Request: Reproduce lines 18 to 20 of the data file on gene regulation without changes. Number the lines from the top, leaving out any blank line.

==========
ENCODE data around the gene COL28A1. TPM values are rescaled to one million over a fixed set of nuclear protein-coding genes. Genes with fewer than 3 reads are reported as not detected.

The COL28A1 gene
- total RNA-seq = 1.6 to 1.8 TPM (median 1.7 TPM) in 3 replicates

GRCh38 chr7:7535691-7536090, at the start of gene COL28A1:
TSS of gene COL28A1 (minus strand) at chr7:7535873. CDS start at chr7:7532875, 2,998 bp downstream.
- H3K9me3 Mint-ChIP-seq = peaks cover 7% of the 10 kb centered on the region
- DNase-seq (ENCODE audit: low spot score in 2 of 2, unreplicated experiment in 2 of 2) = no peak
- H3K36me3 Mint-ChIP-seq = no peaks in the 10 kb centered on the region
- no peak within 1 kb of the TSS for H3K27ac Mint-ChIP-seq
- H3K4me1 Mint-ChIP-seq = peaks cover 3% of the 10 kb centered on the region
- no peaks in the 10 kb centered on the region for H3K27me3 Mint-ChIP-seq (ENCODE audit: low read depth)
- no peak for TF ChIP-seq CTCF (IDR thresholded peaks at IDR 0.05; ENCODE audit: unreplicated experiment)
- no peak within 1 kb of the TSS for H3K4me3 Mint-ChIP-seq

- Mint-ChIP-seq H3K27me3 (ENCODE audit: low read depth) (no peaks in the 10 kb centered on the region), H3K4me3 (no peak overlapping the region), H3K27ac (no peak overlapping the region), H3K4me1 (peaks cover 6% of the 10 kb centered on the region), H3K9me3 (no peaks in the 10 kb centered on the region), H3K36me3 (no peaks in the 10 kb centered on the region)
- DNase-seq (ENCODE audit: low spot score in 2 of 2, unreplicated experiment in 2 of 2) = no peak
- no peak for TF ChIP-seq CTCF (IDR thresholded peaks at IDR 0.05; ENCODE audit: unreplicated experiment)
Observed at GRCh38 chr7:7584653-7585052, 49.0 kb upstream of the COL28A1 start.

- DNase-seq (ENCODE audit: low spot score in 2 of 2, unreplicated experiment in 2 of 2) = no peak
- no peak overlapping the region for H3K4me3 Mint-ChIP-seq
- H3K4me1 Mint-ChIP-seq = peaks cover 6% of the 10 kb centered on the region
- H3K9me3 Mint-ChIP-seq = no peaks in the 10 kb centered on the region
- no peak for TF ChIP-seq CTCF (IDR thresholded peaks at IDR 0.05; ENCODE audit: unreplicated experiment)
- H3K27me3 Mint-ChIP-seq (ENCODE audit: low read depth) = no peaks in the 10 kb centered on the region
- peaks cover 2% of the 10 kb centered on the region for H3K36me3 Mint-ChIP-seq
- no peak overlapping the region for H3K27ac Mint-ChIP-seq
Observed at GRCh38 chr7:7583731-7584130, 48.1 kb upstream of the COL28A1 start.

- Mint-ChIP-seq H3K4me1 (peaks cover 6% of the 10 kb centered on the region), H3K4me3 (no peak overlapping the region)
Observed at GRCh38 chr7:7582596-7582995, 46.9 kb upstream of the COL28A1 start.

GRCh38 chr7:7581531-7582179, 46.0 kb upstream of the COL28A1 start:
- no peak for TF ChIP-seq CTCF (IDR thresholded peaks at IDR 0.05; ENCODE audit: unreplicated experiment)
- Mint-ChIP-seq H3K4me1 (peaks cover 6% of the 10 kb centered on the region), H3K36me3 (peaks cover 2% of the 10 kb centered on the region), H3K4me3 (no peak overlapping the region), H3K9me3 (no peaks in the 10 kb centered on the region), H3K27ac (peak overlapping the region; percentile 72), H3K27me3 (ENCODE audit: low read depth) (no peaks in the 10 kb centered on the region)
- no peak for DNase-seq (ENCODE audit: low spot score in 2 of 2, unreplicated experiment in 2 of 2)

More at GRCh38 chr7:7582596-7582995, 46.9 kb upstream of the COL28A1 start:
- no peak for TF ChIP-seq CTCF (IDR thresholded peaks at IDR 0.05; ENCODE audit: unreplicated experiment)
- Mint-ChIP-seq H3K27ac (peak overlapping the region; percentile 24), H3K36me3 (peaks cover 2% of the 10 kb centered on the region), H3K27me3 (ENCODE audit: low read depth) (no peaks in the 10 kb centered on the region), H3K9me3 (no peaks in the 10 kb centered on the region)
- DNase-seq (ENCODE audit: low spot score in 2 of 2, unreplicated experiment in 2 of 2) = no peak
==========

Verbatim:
- DNase-seq (ENCODE audit: low spot score in 2 of 2, unreplicated experiment in 2 of 2) = no peak
- no peak overlapping the region for H3K4me3 Mint-ChIP-seq
- H3K4me1 Mint-ChIP-seq = peaks cover 6% of the 10 kb centered on the region